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I'd like to multithread my GAE servlets so that the same servlet on the same instance can handle up to 10 (on frontend instance I believe the max # threads is 10) concurrent requests from different users at the same time, timeslicing between each of them.

public class MyServlet implements HttpServlet {
    private Executor executor;

    @Override
    public void doGet(HttpServletRequest request, HttpServletResponse response) {
        if(executor == null) {
            ThreadFactory threadFactory = ThreadManager.currentRequestFactory();
            executor = Executors.newCachedThreadPoolthreadFactory);
        }

        MyResult result = executor.submit(new MyTask(request));

        writeResponseAndReturn(response, result);
    }
}

So basically when GAE starts up, the first time it gets a request to this servlet, an Executor is created and then saved. Then each new servlet request uses that executor to spawn a new thread. Obviously everything inside MyTask must be thread-safe.

What I'm concerned about is whether or not this truly does what I'm hoping it does. That is, does this code create a non-blocking servlet that can handle multiple requests from multiple users at the same time? If not, why and what do I need to do to fix it? And, in general, is there anything else that a GAE maestro can spot that is dead wrong? Thanks in advance.

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+1 - I really like the way you are thinking about the problem and the way you tried to approach a solution. But (un-)fortunately GAE doesn't work this way and the currentRequestThreadFactory() method doesn't quite do what one might expect based on how you can read its name. I posted an answer below that hopefully clears up the ambiguity in the method name. (It's currentRequest-Thread-Factory, not current-RequestThread-Factory) ;) –  Markus A. Feb 23 '13 at 7:45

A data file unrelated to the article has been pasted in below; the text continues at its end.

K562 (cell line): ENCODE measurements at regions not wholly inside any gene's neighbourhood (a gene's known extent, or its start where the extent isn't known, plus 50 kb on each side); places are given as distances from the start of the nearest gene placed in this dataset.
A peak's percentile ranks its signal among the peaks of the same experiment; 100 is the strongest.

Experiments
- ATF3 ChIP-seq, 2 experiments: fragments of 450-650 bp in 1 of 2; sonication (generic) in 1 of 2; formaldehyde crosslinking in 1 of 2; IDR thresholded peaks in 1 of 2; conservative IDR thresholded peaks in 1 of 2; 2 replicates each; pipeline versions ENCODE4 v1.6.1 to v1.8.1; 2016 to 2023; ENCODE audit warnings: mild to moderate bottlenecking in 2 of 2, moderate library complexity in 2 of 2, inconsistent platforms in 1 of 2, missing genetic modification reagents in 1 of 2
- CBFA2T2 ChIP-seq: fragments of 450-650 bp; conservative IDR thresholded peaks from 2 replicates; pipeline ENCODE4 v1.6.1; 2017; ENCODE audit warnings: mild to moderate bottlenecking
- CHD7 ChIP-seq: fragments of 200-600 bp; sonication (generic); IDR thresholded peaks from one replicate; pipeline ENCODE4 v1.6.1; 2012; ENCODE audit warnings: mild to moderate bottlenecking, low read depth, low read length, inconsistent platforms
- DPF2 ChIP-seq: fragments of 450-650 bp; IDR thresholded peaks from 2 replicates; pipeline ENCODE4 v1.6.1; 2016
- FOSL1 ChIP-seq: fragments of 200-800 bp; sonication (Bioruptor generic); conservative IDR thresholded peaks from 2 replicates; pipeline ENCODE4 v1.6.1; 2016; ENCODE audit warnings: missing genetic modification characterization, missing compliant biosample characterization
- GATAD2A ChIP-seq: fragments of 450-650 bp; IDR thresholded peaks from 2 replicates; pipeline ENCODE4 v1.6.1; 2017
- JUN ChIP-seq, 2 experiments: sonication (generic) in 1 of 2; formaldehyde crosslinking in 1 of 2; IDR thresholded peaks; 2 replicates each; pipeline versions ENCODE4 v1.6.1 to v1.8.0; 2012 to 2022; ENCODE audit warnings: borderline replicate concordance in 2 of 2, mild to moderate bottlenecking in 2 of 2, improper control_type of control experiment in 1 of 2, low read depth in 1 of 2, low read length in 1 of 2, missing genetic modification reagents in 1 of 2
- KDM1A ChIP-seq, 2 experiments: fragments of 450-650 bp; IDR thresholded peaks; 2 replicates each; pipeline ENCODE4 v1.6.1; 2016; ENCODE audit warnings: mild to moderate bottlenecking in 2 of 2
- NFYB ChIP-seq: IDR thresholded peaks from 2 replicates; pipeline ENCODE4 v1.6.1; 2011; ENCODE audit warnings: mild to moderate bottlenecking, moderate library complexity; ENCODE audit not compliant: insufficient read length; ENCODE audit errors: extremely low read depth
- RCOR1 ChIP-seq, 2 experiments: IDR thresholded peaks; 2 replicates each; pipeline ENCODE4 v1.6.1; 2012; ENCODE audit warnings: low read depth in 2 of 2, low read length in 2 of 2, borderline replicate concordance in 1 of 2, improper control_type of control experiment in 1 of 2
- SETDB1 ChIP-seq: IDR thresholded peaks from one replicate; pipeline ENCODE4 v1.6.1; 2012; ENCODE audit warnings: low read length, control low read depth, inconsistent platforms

Just out of curiosity: Is there anything specific you are trying to achieve? I'm asking, because a little while back, I was looking into the exact same question. I was hoping to implement some sort of long-polling push notifications using GAE, but it turned out that there are many other additional issues that will get in your way with something like that. GAE is really quite limited in terms of allowing you to tune the way in which it schedules and handles requests. And some of these limitations are a bit obscure... But, of course, that's what allows it to be so fast and scalable... –  Markus A. Feb 23 '13 at 21:29

3 Answers 3

I don't think your code would work.

The doGet method is running in threads managed by the servlet container. When a request comes in, a servlet thread is occupied, and it will not be released until doGet method return. In your code, the executor.submit would return a Future object. To get the actual result you need to invoke get method on the Future object, and it would block until the MyTask finishes its task. Only after that, doGet method returns and new requests can kick in.

I am not familiar with GAE, but according to their docs, you can declare your servlet as thread-safe and then the container will dispatch multiple requests to each web server in parallel:

<!-- in appengine-web.xml -->
<threadsafe>true</threadsafe>
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You implicitly asked two questions, so let me answer both:

1. How can I get my AppEngine Instance to handle multiple concurrent requests?

You really only need to do two things:

  1. Add the statement <threadsafe>true</threadsafe> to your appengine-web.xml file, which you can find in the war\WEB-INF folder.
  2. Make sure that the code inside all your request handlers is actually thread-safe, i.e. use only local variables in your doGet(...), doPost(...), etc. methods or make sure you synchronize all access to class or global variables.

This will tell the AppEngine instance server framework that your code is thread-safe and that you are allowing it to call all of your request handlers multiple times in different threads to handle several requests at the same time. Note: AFAIK, It is not possible to set this one a per-servlet basis. So, ALL your servlets need to be thread-safe!

So, in essence, the executor-code you posted is already included in the server code of each AppEngine instance, and actually calls your doGet(...) method from inside the run method of a separate thread that AppEngine creates (or reuses) for each request. Basically doGet() already is your MyTask().